You may also face a strong temptation to focus on the value of your product, differentiating it from your competition’s products to win a deal. The better the product, many people think, the more work it should do for you, making it easy to sell. I once interviewed a salesperson for a job who told me he would only work for a company whose marketing created such a demand for their product that every contact would take his call. He also wanted prospects prepared to buy from him immediately. The interview ended inside of three minutes.
Your Strategy Problem is a Development Problem
Most B2B sales organizations have adopted a customer intimacy strategy, even if they are wholly unaware that they made that choice. When they struggle to create and win new opportunities, it is mainly due to the inability to execute their strategy—not the strategy itself.
The development problem plaguing sales organizations is that their sales force hasn’t been taught, trained, coached, and developed to create enough value within the sales conversation to win deals, without trying to find value elsewhere. Recently, someone tweeted me some research showing that clients believe the salesperson counts for twenty-five percent of the total solution. I replied that the salesperson is responsible for one hundred percent of the value created in the sales conversation—the most prominent factor when it comes to the decision to buy.
The most important initiative for a sales organization today is to develop their salespeople so that they can create enough value inside the sales conversation to win new opportunities. If you are an individual salesperson, growth in this area should dominate your personal and professional development.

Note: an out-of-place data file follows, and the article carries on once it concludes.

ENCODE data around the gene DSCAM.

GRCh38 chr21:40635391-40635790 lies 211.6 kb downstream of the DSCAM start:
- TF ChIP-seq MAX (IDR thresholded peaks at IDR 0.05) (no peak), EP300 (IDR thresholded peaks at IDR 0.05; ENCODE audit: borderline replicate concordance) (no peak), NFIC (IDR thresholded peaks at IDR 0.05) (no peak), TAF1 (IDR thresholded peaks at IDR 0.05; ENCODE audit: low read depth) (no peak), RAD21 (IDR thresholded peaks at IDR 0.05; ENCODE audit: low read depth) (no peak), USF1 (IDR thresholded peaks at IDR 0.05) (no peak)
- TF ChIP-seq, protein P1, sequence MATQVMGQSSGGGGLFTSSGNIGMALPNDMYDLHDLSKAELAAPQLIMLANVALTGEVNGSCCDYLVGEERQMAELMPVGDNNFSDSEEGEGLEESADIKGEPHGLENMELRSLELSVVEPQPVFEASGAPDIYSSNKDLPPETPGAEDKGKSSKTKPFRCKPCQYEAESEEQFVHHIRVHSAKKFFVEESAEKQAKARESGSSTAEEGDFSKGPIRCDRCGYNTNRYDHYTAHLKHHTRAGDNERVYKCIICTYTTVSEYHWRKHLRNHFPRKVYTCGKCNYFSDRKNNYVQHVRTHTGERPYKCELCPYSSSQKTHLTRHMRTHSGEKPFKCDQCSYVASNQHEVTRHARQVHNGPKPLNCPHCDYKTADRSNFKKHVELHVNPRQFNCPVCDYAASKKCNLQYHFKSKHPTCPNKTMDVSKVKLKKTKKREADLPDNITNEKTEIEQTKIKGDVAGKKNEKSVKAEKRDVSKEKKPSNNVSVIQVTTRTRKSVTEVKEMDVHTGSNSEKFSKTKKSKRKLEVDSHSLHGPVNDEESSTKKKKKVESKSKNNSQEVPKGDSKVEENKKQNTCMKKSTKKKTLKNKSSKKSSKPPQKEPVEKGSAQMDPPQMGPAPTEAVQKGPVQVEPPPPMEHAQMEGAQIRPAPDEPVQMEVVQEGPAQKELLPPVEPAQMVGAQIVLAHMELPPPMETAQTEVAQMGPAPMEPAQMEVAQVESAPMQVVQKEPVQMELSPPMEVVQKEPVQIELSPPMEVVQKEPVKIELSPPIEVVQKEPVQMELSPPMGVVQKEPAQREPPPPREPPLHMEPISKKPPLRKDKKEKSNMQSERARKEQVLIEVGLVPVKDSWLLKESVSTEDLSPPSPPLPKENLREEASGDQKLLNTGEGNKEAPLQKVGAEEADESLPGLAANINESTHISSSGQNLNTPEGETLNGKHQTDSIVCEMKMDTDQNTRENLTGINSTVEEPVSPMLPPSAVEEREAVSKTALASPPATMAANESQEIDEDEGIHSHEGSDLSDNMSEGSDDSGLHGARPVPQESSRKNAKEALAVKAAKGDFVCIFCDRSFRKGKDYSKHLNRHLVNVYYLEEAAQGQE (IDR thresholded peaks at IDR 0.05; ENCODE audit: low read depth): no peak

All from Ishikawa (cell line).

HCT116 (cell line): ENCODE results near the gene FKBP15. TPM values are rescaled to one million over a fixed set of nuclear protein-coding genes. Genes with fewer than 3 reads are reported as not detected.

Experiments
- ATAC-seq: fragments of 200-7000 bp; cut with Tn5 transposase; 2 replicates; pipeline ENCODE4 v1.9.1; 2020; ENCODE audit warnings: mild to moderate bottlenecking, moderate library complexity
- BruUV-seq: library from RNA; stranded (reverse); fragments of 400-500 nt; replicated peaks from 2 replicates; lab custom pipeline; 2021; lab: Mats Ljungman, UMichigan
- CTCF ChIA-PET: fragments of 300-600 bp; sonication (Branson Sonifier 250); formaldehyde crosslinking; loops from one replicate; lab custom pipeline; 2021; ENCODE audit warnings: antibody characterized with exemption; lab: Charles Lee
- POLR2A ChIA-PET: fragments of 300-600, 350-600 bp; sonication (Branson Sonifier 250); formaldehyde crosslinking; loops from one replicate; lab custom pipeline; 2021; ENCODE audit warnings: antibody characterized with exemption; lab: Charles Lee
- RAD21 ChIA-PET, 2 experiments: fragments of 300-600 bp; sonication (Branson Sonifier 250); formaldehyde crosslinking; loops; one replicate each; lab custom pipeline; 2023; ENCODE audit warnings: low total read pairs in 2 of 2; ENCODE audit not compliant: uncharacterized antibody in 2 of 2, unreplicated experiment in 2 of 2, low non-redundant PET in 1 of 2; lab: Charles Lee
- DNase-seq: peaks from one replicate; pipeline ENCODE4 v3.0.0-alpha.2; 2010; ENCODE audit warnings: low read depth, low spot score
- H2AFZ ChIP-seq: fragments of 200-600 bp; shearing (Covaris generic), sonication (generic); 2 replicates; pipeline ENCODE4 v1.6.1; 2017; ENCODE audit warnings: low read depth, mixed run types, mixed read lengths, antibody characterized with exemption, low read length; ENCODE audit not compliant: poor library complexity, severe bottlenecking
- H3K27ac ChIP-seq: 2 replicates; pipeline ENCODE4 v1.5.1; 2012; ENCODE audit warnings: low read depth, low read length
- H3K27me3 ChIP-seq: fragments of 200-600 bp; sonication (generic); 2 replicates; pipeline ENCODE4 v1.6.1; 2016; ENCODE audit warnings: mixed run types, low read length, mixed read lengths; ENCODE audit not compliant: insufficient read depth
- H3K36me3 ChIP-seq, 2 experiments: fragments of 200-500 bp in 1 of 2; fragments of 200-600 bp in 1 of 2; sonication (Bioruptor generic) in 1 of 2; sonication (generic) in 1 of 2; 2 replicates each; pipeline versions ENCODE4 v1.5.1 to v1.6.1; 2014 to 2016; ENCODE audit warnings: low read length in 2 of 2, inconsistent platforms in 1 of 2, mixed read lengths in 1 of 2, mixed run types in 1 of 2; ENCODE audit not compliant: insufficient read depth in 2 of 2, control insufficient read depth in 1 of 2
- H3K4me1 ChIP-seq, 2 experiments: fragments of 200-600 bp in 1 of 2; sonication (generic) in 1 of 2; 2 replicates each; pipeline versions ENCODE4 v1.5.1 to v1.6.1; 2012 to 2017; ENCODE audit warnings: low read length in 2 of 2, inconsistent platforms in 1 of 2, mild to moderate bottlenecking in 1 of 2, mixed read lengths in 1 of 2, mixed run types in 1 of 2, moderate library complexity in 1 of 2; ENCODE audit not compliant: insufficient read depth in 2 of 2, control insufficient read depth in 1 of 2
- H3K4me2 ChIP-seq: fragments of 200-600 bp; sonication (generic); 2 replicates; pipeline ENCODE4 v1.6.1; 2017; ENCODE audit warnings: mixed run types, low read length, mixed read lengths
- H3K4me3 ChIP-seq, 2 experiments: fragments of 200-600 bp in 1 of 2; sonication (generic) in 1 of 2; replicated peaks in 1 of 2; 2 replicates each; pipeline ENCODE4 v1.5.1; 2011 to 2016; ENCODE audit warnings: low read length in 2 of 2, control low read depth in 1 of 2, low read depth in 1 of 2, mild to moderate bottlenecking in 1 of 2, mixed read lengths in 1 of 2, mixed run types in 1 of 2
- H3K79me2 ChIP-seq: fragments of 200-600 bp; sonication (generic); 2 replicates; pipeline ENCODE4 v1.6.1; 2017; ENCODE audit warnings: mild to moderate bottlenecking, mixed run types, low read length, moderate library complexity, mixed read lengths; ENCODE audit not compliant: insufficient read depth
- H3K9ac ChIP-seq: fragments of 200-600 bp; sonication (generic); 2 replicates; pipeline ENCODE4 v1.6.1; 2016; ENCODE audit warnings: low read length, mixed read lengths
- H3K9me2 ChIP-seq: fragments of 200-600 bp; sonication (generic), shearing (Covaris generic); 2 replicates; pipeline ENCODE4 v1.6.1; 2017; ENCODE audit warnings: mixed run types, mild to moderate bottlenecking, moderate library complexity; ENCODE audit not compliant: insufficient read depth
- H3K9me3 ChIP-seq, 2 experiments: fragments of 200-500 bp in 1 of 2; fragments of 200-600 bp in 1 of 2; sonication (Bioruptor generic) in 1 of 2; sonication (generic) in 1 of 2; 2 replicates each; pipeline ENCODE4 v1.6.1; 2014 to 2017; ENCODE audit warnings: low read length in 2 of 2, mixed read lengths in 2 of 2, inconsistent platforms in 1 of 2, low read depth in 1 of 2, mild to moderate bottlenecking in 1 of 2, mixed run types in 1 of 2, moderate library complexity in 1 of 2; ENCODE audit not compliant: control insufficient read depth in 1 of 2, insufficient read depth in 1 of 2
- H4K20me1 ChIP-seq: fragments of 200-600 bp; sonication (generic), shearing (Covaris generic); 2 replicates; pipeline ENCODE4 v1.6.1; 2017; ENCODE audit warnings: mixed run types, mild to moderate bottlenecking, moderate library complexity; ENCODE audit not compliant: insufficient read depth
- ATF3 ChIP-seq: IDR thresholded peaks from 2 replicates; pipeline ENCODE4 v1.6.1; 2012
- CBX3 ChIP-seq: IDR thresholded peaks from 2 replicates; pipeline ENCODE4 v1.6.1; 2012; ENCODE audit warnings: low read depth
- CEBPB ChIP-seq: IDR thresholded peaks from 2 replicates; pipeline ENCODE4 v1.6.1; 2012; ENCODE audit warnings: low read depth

To execute a customer intimacy strategy, you must provide your clients with insights and higher resolution about their business, their challenges, and the decisions they must make about their future. You have to maintain information disparity, possessing more information and greater experience solving the problems you help your clients with, as well as the situational knowledge necessary to provide them with the required context to make the right decision. More still, you need to be able to differentiate yourself and your offering by creating greater value for the contacts who will decide what to buy—and who would make the best partner.
A development problem may look like a strategy problem. When this is true, you only solve a development problem with development, not by swerving in and out of different competitive strategies. Your focus should be on creating value by providing your clients with the best advice on how to improve their results, something you have to prove within the confines of the sales conversation.
Do Good Work
- What is your company’s strategy choice?
- What skills and competencies do you need to be able to create and win clients?
- Is your strategy problem really a development problem, one that could be solved by improving your competencies?
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Filed under: Sales